The late Chalmers Johnson, the great analyst of the American empire, warned that if Americans didn’t give up the empire, they would come to live under it.
We’ve had many reasons to take his warning seriously; indeed, several important thinkers have furnished sound theoretical and empirical evidence for the proposition. Now come two scholars who advance our understanding of how an interventionist foreign policy eventually comes home. If libertarians needed further grounds for acknowledging that a distinctive libertarian foreign policy exists, here it is.
Christopher Coyne, an economics professor at George Mason University, and Abigail Hall, a Ph.D. candidate in economics there, have an important paper in the Fall 2014 issue of the Independent Review: “Perfecting Tyranny: Foreign Intervention as Experimentation in State Control.”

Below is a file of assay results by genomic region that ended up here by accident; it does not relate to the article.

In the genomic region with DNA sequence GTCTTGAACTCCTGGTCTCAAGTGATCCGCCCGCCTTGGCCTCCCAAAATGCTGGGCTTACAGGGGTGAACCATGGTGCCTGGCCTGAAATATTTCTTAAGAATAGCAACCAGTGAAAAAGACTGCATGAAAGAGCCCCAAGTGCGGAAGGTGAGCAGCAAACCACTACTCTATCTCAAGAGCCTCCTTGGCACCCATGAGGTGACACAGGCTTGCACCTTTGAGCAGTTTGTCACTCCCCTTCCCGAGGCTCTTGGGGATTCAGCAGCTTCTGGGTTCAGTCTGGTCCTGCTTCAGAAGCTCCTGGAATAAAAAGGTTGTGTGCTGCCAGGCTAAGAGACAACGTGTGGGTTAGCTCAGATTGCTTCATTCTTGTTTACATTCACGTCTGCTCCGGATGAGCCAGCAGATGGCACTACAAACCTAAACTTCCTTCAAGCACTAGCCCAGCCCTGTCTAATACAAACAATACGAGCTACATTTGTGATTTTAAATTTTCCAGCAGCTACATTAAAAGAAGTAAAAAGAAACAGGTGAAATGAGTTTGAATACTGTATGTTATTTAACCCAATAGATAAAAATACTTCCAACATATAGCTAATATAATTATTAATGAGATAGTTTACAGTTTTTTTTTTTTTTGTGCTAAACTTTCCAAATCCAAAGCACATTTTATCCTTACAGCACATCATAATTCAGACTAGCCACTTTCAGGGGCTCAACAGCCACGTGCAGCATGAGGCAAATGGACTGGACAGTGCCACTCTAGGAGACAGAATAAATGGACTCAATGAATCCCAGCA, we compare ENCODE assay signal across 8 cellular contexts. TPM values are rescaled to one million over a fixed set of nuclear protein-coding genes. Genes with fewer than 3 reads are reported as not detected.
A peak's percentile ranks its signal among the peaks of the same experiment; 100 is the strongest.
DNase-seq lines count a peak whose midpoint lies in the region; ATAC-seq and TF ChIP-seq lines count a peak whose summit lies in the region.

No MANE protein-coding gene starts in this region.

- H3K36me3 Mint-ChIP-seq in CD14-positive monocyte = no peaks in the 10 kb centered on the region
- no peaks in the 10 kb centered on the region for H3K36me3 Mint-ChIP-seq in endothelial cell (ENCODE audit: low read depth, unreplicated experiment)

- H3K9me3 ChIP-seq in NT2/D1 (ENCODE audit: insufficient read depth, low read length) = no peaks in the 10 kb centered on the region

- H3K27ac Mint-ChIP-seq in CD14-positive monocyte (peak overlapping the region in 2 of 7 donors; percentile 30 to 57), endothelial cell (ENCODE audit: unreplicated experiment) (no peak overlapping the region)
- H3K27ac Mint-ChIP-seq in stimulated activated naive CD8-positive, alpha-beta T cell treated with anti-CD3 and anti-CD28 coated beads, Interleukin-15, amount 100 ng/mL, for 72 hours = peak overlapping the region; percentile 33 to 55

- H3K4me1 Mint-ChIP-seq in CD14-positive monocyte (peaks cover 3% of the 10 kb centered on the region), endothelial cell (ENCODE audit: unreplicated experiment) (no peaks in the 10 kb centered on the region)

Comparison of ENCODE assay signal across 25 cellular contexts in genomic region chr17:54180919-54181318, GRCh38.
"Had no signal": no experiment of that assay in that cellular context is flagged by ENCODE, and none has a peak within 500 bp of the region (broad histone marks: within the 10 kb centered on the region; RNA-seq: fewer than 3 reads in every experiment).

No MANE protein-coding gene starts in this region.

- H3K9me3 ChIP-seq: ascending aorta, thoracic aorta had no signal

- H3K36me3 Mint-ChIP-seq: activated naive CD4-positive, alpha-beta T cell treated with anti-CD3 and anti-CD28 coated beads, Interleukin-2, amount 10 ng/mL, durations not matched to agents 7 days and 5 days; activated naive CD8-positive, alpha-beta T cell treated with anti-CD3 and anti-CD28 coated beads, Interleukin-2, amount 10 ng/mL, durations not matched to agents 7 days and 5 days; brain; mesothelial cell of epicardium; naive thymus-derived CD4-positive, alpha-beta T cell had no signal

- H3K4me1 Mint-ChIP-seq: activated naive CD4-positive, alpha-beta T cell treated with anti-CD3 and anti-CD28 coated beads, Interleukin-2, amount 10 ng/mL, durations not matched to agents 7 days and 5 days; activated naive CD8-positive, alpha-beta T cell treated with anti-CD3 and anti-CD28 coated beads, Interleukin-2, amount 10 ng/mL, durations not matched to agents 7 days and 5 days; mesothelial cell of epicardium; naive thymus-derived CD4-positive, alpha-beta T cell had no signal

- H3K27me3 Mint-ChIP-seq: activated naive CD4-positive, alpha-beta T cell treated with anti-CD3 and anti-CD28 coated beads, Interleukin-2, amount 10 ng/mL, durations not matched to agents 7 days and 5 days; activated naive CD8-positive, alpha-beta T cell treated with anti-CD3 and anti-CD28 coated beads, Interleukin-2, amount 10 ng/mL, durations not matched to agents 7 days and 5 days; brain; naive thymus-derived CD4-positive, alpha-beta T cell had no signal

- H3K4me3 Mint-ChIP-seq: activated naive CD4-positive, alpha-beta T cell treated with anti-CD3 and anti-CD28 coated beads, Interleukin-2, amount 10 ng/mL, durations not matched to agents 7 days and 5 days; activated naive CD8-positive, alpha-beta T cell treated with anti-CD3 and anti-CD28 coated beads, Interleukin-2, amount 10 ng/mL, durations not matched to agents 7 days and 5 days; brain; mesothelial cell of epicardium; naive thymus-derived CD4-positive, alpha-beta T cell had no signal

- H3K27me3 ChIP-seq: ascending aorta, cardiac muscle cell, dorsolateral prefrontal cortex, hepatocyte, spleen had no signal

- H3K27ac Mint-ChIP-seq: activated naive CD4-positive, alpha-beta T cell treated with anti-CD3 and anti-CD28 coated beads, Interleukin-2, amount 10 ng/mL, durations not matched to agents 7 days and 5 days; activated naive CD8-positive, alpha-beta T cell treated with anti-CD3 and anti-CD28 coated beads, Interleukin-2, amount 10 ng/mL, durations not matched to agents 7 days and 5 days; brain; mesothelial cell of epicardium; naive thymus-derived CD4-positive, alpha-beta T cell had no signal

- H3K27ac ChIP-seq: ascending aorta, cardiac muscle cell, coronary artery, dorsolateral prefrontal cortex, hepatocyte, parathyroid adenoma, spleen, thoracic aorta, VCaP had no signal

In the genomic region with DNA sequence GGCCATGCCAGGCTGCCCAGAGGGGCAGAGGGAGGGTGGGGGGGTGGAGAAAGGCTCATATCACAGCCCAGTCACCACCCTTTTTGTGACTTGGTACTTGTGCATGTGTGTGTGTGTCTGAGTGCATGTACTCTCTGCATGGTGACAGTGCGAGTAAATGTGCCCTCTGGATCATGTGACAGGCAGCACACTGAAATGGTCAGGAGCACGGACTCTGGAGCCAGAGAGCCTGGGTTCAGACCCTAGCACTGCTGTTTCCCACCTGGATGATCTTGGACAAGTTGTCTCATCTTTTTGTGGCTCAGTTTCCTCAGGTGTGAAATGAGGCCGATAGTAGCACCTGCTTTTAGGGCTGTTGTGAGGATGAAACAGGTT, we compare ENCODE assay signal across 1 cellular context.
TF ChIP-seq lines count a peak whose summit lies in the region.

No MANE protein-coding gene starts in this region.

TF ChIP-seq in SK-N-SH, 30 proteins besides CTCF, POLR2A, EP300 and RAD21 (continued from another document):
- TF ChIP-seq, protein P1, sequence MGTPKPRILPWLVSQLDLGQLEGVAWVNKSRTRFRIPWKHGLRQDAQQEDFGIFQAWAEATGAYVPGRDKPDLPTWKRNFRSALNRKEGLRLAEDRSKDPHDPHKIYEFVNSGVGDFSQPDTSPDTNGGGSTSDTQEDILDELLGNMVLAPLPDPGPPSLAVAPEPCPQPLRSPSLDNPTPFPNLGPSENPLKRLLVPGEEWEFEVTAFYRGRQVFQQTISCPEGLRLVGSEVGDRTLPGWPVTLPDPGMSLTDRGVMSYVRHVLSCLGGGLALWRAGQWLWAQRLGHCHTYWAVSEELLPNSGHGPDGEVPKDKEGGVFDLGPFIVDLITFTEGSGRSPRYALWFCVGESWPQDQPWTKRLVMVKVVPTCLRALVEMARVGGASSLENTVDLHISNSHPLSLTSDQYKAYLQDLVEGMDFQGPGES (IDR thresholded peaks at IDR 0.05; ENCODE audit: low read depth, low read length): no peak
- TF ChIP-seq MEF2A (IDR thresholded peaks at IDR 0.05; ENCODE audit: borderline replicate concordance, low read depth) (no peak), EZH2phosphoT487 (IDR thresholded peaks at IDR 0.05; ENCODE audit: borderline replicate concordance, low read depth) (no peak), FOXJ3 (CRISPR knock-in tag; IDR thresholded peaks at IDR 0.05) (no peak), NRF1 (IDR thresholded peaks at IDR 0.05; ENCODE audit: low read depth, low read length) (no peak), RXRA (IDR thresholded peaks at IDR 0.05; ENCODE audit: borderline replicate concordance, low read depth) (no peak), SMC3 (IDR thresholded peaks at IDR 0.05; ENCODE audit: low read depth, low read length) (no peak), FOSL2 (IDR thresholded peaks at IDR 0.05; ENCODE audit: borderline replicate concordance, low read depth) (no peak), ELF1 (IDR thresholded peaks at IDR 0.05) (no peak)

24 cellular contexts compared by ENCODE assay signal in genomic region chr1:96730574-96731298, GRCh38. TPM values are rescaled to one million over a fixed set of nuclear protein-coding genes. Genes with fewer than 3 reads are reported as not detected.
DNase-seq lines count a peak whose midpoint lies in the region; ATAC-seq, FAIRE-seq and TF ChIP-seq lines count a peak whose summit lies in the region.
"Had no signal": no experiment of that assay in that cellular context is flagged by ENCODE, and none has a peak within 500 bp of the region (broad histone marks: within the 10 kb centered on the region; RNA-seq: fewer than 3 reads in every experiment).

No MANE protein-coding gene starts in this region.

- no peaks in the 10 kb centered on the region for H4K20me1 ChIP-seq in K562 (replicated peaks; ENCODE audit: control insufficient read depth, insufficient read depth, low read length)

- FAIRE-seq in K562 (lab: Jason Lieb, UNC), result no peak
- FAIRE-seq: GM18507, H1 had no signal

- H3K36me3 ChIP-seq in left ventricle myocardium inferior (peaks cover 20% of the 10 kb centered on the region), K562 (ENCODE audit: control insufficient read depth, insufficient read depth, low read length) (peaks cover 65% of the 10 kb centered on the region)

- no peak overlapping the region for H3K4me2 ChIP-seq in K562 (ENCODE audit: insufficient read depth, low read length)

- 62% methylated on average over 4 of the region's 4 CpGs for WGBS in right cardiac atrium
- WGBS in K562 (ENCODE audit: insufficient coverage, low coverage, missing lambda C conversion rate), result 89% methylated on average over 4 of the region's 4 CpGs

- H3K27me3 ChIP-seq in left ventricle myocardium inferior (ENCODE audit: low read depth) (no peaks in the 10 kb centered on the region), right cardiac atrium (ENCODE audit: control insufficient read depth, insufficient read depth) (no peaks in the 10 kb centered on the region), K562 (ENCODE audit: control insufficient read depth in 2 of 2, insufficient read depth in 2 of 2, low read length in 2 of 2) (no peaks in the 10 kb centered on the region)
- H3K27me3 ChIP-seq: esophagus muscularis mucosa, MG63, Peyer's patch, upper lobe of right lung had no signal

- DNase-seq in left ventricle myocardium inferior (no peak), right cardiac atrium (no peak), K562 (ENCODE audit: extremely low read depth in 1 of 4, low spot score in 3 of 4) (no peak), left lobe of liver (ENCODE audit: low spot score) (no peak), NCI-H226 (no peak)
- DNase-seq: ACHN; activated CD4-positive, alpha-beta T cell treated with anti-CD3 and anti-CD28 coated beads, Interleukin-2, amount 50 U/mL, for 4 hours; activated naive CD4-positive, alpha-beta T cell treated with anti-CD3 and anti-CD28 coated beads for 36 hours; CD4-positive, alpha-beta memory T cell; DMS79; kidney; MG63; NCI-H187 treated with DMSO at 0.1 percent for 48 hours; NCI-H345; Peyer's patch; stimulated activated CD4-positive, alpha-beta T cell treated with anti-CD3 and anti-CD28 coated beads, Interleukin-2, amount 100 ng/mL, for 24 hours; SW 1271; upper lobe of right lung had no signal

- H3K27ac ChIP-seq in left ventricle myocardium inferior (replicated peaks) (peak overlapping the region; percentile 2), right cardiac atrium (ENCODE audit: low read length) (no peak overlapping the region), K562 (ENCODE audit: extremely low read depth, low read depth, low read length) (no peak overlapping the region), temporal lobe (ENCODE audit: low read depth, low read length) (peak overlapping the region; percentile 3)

Their thesis is at once bold and well-defended: “Coercive government actions that target another country often act like a boomerang, turning around and knocking down freedoms and liberties in the ‘throwing’ nation.” This happens when the size and scope of government increases as a result of foreign intervention.
Advocates of foreign intervention – whether conservative or progressive – seem to believe that foreign and domestic policies can be isolated from each other and that illiberal methods used in foreign lands, such as bombing and military occupation, need not disturb domestic policy. In other words, freedom at home is consistent with empire abroad.